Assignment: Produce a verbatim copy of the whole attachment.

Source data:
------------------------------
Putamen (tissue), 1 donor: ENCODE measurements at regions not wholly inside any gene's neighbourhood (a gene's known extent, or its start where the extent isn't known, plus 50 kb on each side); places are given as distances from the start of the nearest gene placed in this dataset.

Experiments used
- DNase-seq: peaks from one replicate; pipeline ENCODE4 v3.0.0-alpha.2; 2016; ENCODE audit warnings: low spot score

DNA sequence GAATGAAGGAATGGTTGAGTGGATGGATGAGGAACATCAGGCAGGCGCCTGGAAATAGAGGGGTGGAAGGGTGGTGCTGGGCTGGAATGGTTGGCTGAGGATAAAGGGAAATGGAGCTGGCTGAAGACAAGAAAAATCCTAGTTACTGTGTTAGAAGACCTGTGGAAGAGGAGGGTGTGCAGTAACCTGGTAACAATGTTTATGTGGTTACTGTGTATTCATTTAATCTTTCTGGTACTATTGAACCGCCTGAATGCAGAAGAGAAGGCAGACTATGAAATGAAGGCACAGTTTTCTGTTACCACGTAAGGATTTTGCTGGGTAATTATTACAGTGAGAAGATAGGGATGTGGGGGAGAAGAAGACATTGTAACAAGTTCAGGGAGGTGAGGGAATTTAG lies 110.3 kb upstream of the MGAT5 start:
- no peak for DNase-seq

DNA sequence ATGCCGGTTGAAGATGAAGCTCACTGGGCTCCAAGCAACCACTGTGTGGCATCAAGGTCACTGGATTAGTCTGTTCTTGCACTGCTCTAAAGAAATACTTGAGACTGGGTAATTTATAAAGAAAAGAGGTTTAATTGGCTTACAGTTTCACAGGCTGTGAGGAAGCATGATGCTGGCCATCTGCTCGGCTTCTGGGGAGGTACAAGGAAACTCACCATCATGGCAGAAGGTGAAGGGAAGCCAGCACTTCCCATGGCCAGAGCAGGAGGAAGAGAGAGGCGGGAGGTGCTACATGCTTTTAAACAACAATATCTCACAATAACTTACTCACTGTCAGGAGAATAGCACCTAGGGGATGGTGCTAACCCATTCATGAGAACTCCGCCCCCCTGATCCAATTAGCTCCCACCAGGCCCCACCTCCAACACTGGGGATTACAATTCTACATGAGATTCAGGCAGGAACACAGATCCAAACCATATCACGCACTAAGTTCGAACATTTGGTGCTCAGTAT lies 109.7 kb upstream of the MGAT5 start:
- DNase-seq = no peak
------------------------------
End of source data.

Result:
Putamen (tissue), 1 donor: ENCODE measurements at regions not wholly inside any gene's neighbourhood (a gene's known extent, or its start where the extent isn't known, plus 50 kb on each side); places are given as distances from the start of the nearest gene placed in this dataset.

Experiments used
- DNase-seq: peaks from one replicate; pipeline ENCODE4 v3.0.0-alpha.2; 2016; ENCODE audit warnings: low spot score

DNA sequence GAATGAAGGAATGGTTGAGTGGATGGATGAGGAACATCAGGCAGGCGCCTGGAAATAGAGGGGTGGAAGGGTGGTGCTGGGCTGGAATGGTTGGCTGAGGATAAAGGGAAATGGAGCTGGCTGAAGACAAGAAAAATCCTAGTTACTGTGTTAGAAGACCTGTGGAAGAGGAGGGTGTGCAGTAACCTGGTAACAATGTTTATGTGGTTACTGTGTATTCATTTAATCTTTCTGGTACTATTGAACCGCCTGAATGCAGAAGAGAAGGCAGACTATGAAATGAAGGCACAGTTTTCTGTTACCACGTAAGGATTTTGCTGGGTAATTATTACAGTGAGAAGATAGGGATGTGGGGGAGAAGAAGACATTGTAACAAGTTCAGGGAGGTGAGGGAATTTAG lies 110.3 kb upstream of the MGAT5 start:
- no peak for DNase-seq

DNA sequence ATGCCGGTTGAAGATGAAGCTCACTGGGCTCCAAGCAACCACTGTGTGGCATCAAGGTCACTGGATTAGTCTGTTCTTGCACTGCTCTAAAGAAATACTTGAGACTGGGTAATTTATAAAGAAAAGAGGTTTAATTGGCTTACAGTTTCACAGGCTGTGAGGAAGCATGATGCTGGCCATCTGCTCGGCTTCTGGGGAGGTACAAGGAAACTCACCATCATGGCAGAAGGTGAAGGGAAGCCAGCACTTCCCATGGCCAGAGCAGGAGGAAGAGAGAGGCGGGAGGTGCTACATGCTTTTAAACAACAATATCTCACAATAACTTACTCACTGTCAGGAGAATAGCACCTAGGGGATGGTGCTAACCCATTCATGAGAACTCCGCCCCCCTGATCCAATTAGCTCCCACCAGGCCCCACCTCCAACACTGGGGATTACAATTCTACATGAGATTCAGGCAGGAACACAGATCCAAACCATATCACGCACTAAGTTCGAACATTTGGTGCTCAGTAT lies 109.7 kb upstream of the MGAT5 start:
- DNase-seq = no peak